Break him into stanzas.
Give him a pet albatross
and a bon voyage party.
Glue archetypes on his wings with Elmers,
or watch as he soars past the Slough of Despond
in a DC-10.
Draw wrinkles on his brow with eyeliner
until his beard turns as white as forgiven sin.
Call him “Love.”
Translate him into Norwegian.
Examine original manuscripts
for proof of his kinship to Shakespeare.
Make him rhyme,
Cram him into iambic pentameter.
Let him read War and Peace ten times
and give a book report to third graders.
Edit out references to sin
and insert miracles.
Award him a Nobel Prize.
Then, after you’ve published him annually
in The New Yorker for thirty years,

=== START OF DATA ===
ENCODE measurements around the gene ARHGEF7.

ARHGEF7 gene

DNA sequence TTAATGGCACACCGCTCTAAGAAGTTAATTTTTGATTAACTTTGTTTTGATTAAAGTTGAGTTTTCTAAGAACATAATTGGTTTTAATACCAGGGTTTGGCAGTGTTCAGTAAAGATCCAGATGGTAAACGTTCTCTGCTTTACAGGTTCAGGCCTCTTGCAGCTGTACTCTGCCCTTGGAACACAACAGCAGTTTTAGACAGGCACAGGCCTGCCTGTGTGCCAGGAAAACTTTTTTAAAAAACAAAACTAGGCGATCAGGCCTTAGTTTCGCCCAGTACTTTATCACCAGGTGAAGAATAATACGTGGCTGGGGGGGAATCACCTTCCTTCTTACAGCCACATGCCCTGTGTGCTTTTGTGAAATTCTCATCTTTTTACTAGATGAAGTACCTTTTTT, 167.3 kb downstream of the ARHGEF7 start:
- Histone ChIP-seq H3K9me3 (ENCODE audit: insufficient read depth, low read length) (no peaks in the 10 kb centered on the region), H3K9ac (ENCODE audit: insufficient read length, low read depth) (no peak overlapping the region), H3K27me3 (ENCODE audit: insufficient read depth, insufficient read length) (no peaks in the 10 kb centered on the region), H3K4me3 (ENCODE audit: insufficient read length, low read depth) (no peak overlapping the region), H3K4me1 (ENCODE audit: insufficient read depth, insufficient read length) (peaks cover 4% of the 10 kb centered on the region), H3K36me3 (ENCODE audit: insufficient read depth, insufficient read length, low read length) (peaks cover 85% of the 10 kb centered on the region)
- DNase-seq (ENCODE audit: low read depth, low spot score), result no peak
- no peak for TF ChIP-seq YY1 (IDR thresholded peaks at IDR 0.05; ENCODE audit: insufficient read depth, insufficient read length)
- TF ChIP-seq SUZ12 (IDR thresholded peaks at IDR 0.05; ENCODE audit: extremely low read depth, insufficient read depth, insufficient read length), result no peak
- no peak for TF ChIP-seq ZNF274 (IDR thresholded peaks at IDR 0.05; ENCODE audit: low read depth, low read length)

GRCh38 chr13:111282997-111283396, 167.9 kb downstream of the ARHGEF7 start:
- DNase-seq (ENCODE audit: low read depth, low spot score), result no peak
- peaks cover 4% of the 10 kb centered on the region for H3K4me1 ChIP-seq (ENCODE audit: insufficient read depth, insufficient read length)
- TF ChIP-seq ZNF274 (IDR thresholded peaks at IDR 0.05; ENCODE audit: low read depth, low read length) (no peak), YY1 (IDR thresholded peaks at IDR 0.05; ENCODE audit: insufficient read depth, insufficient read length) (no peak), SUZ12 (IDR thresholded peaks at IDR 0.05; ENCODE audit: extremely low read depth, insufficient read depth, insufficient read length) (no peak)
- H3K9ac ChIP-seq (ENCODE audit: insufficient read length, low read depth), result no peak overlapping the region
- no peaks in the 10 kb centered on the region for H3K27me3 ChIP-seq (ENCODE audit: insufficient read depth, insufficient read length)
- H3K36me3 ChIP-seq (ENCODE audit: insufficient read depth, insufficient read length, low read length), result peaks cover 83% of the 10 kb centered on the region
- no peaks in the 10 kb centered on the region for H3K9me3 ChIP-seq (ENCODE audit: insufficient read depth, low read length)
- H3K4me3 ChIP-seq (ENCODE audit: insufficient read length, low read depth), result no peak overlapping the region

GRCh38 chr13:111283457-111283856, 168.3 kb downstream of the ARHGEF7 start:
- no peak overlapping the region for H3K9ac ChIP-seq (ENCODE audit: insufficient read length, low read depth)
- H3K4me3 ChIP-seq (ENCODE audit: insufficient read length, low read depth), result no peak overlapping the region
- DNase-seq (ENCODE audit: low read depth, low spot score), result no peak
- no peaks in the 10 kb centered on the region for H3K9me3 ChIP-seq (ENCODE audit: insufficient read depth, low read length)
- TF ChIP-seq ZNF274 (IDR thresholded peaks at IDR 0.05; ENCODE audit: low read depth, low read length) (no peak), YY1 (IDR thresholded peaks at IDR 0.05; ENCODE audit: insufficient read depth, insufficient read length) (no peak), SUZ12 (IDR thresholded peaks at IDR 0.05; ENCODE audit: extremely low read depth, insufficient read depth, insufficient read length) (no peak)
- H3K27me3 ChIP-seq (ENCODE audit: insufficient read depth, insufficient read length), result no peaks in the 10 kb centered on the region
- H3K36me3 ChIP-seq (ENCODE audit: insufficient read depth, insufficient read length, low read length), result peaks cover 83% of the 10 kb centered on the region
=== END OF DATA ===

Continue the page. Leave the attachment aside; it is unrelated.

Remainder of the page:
crucify him. Proclaim it a suicide.
Let him whirl through your veins
like a hurricane
until your cells gyrate,
until you salivate at the sound of his breath.
Let him bristle your nerves like cat hairs
and laminate your limbs.
On All Saints’ Day, meditate
and wait patiently.
Then, he will come,
then, he will twist your tongue,
pucker your skin,
spew out his life on the page.
Read more selections from Maddox’s collection Weeknights at the Cathedral (WordTech Editions, 2006) here. Read a review in Arabesques Press here.